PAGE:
Hello!

My solution to this problem E implements the same ideia as the editorial. But first I used a O(m*n*lgn) solution here (for m=1000 and n=5000, which is ~6*10^7) that got TLE. I used map in this one which made it slower. Then I tried using map only in the beggining instead of using all the way in the code (as shown here). This means that first I mapped the string to the index that gives the element that the map would represent. Accessing the element this way is O(1), therefore the solution was O(m*n) which got accepted.

But shouldnt the 3 second limit be enough for less the 10^8 operations in the first solution? I though that 1 second meant 10^9 operations.

Sorry for the begginer's doubt. Possibly it's because I used many operations per iteration, but how should I know? what do you consider as the boundary, 10^7 per second?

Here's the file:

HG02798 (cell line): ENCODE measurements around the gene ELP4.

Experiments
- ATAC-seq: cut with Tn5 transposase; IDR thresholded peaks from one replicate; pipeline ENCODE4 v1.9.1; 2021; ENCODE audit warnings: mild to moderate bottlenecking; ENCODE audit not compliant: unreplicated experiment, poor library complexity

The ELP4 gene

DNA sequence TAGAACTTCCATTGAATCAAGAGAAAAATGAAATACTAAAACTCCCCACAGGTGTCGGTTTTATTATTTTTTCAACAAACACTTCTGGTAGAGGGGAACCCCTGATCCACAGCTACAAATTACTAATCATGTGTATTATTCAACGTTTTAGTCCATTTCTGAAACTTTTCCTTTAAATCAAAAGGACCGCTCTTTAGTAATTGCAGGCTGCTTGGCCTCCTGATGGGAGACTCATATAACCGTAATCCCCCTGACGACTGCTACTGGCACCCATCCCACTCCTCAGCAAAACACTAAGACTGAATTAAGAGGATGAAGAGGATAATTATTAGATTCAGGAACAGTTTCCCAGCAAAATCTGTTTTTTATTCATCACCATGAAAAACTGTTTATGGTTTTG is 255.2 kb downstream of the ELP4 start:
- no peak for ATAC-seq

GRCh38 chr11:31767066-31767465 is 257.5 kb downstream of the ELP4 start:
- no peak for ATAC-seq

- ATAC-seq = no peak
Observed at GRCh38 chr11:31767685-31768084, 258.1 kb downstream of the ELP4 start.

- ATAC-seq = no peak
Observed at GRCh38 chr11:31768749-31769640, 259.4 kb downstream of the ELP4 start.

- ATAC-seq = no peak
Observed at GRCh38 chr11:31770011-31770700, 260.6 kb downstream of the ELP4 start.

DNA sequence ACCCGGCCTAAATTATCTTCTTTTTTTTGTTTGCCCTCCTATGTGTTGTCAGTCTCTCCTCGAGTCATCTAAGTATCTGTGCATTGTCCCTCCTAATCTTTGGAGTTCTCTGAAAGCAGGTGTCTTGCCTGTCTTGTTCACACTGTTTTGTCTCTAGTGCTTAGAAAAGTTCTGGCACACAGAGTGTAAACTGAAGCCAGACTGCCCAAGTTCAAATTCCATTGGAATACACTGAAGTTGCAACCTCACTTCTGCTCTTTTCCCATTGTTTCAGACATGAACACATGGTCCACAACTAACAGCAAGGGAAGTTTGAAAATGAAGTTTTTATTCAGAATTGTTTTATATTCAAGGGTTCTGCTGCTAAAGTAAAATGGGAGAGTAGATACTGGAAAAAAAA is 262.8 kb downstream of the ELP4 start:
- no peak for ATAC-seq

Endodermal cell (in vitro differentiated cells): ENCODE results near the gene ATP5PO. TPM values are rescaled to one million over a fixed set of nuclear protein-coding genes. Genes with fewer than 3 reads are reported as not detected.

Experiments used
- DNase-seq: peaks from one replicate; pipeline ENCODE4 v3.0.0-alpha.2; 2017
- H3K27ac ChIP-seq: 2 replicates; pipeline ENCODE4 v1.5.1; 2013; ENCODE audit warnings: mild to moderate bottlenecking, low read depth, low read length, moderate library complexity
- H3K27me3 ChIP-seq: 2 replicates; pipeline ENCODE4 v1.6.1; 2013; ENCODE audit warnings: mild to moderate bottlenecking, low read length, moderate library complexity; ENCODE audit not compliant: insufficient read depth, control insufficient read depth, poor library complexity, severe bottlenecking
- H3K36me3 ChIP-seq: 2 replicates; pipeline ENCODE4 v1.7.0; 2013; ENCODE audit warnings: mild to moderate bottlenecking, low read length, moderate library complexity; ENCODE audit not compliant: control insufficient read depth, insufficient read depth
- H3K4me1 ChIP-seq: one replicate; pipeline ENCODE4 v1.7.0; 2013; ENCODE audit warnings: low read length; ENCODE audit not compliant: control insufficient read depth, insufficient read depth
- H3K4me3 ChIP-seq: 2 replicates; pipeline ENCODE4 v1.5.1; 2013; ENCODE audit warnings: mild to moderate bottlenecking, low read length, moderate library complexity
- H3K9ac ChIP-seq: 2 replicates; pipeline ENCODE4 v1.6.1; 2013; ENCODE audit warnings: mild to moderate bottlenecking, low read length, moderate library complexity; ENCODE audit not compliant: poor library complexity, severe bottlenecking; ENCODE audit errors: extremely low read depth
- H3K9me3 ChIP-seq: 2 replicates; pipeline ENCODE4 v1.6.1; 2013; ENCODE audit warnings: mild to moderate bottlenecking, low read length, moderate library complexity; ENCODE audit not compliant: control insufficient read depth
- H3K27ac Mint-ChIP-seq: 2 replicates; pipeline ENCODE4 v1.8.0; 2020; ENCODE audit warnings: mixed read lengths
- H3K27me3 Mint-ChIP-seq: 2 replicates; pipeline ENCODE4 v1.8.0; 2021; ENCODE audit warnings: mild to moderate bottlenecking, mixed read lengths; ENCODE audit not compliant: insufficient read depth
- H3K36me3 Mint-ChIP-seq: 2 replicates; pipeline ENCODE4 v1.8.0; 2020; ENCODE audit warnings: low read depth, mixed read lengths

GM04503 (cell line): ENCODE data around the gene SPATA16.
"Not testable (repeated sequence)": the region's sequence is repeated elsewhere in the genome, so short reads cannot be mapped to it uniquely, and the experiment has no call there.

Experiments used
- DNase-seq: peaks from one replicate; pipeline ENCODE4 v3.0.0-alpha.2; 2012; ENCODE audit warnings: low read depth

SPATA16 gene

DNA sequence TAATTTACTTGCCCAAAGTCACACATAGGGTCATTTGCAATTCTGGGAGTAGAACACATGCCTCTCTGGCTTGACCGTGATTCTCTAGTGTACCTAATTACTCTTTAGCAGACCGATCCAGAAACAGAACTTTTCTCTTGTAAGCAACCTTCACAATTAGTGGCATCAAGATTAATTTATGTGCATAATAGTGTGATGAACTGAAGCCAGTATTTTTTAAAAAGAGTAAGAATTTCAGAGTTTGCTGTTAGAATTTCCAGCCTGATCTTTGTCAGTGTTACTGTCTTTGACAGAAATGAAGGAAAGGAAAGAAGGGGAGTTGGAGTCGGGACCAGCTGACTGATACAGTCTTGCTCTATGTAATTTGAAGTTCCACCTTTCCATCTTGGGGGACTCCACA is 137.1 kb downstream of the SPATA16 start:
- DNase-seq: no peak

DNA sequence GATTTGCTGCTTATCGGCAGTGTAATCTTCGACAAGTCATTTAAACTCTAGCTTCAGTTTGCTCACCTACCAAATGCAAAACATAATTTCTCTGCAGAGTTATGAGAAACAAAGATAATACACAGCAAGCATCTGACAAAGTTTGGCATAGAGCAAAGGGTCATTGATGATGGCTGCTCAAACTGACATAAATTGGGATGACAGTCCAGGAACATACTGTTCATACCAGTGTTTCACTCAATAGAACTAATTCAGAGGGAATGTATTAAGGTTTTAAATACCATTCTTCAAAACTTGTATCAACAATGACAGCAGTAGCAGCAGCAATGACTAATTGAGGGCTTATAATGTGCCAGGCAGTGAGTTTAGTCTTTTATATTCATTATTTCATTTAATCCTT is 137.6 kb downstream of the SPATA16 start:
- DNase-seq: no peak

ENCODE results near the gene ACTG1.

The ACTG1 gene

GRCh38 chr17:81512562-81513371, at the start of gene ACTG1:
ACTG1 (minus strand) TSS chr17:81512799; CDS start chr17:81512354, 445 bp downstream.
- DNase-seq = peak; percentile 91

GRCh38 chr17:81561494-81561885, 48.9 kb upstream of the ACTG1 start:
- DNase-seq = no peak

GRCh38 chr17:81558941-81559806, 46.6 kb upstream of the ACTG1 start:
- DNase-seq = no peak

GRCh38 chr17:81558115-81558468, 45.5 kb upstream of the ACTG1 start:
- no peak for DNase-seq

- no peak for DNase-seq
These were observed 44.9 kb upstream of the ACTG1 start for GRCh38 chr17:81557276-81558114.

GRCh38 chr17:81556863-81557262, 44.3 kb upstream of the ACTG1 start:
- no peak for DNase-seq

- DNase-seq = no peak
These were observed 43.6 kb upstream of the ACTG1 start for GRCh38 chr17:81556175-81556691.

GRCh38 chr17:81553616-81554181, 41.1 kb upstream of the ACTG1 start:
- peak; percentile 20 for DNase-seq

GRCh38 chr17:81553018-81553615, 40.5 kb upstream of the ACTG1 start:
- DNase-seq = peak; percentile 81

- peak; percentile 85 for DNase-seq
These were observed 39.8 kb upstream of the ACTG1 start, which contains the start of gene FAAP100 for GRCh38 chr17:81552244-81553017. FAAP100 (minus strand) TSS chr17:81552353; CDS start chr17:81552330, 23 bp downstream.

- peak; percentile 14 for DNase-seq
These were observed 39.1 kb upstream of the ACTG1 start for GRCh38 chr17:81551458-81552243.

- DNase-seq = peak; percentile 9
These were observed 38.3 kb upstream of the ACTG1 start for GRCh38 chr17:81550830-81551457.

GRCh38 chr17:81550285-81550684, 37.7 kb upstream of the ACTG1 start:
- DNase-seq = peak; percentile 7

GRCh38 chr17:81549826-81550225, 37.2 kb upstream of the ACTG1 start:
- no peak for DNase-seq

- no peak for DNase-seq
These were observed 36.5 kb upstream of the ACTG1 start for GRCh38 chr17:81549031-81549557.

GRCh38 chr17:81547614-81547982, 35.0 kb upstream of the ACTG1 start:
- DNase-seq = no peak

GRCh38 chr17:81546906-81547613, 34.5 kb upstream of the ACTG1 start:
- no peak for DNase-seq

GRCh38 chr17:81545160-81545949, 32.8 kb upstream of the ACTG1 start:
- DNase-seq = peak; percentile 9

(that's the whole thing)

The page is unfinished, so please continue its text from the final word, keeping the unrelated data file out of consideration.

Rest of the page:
PS: actually in the first solution the map is deleted and remade in every iteration, which means that its size is not always the maximun n, which is actually faster than what I considered in this post.

Maybe I am wrong.

But you also should count the max length of the word. Because in this case accesing element will be O(lgn * maxLength). Then we have 6*10^7 * 10 = 6*10^8, and it is quite big.

this doesnt explain it fully because 10^9 should also works, but it makes sense, thanks!

10^9 is way too much. 2*10^8 is comfortable and 4*10^8 is a stretch. 6*10^8 will be TLE.

10^9 does work in 1 second. But it really depends on what you do in these iterations. Some addition, subtraction, multiplication? Sure thing, lets be hopeful here. Add some division/mod operations, it doesn't look too bright now. With C++ map and strings there is a big constant factor here.

Along with the type of operations, now consider issues like cache miss, branch prediction, denormalized numbers, etc. And suddenly there is a huge difference between theoretical and practical complexities.